U.S. business bankruptcies rise 40 percent in May
NEW YORK (Reuters) - U.S. business bankruptcy filings jumped 40 percent in May from a year ago as the sluggish U.S. economy pushed more businesses into the red, a bankruptcy data provider said on Tuesday.
There were 7,514 commercial bankruptcy filings for the month, compared with just 5,354 during the same month a year ago, according to Automated Access to Court Electronic Records (AACER), a database of U.S. bankruptcy statistics used by attorneys and lenders.
In just two years, the number of businesses filing for bankruptcy in May has more doubled. Last month brought the bankruptcies of yellow pages telephone directory publisher RH Donnelley Corp RHDC.PK, auto parts maker Visteon Corp VSTN.PK and apparel retailer Anchor Blue Retail Group Inc.
Per day, 376 companies sought protection from creditors in bankruptcy court.
"The average filing amount per day is actually the highest since the bankruptcy law changed in October of 2005," said Mike Bickford, president of AACER.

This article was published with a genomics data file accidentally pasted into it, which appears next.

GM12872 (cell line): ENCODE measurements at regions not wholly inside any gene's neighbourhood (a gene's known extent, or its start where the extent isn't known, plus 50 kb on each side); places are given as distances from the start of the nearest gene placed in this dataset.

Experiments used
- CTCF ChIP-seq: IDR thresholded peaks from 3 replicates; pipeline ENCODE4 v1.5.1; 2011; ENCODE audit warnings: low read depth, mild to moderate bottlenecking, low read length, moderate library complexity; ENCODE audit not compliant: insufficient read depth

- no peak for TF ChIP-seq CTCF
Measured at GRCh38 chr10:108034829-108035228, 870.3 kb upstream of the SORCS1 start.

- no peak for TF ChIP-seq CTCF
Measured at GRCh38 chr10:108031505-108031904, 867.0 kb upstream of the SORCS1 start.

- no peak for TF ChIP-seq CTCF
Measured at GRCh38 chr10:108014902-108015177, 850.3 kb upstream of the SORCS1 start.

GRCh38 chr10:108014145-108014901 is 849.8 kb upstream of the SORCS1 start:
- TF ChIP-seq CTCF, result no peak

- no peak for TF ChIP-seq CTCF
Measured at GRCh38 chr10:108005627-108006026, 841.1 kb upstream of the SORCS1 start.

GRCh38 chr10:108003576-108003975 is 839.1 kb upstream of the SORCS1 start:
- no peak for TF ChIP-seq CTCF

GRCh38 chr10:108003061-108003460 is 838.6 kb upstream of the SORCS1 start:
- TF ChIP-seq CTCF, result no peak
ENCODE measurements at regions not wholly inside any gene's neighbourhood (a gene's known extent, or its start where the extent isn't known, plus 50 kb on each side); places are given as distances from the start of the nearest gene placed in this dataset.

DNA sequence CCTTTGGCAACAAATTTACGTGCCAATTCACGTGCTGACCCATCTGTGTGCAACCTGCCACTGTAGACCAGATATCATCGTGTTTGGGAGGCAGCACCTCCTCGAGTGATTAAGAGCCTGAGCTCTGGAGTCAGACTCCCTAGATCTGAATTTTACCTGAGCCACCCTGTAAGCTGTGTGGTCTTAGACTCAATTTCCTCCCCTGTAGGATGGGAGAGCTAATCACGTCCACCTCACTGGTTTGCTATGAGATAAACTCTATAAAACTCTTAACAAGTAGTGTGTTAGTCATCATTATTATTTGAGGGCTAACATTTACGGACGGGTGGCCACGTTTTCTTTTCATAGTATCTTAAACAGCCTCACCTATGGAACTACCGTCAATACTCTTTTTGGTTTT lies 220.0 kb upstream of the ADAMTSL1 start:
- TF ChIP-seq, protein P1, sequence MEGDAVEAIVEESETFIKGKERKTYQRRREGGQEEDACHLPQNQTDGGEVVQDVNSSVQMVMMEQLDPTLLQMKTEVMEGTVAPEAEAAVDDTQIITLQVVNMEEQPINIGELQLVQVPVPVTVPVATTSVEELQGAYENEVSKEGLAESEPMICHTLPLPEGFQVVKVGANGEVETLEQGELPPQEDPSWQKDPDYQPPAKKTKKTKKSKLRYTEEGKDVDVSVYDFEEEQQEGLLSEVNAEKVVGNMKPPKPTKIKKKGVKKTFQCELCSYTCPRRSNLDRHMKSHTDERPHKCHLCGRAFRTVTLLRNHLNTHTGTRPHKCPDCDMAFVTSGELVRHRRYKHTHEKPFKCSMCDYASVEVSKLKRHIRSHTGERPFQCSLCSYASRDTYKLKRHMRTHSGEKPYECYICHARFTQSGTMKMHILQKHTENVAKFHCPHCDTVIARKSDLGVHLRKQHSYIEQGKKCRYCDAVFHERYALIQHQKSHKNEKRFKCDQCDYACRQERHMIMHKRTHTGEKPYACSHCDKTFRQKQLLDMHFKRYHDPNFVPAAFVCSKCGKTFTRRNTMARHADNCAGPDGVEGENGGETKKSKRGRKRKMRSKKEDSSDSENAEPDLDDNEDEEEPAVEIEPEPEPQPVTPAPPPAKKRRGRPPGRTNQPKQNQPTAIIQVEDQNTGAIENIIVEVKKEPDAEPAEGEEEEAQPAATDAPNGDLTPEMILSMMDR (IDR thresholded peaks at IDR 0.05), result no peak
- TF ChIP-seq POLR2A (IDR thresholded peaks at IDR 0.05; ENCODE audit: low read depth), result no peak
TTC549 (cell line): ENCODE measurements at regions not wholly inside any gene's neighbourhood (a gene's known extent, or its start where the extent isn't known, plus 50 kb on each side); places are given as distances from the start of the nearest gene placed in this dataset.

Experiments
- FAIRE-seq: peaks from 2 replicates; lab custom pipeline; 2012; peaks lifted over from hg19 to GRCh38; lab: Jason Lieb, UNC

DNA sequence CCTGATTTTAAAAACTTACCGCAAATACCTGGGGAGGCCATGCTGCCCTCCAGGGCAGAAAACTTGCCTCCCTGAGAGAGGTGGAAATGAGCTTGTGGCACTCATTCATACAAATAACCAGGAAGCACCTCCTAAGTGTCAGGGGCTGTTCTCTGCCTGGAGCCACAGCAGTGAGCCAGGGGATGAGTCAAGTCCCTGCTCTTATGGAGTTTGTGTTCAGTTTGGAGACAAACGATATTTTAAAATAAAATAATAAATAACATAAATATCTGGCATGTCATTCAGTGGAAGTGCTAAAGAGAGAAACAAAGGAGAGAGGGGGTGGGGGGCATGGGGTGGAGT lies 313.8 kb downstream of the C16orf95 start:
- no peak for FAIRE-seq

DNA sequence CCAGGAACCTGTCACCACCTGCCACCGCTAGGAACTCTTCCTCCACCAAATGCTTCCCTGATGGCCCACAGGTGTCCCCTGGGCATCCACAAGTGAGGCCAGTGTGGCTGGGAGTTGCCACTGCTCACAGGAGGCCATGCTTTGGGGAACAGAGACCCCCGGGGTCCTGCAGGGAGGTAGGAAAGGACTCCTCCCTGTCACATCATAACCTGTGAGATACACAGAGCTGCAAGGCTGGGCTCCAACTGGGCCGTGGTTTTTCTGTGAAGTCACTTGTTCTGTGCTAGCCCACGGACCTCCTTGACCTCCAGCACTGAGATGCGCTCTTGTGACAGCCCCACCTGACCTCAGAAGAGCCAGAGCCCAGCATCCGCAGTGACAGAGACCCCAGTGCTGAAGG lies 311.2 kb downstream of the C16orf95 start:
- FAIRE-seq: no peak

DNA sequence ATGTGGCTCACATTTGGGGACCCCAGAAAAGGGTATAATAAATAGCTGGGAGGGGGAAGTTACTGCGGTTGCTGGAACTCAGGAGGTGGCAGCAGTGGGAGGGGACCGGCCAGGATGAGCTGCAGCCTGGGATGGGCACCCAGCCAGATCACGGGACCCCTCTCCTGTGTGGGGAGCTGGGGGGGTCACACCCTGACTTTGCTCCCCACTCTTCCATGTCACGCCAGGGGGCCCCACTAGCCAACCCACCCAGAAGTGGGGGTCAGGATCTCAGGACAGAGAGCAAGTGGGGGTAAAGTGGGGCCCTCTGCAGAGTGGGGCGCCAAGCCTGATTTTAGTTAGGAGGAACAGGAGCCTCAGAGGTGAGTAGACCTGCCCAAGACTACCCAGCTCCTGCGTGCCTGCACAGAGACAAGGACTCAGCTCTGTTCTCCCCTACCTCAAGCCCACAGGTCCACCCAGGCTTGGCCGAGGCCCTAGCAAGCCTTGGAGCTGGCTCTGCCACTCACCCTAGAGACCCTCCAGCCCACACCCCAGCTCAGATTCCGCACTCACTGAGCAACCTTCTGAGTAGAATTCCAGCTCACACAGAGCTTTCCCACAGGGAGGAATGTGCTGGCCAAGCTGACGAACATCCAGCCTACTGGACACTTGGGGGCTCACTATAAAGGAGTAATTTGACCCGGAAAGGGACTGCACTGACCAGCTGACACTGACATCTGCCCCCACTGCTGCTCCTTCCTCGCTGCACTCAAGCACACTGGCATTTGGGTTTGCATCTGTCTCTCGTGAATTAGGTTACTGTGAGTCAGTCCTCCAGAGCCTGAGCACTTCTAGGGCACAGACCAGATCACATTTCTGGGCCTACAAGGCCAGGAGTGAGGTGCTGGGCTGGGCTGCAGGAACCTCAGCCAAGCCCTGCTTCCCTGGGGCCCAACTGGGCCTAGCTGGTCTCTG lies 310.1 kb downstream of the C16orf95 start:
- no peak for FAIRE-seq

The figures do not include Chrysler, which filed for bankruptcy in April or General Motors, which filed on June 1.
U.S. bankruptcy laws changed in 2005.
AACER's count of commercial cases includes bankruptcy filings from companies, as well as individuals who say they are running a business.
There are many more bankruptcy filings to come, Bickford said.
"I would see continued filings throughout 2009 and well into 2010," he said, citing data trends.
(Reporting by Chelsea Emery, editing by Leslie Gevirtz)
DAVOS, Switzerland - Central banks have done their best to rescue the world economy by printing money and politicians must now act fast to enact structural reforms and pro-investment policies to boost growth, central bankers said on Saturday.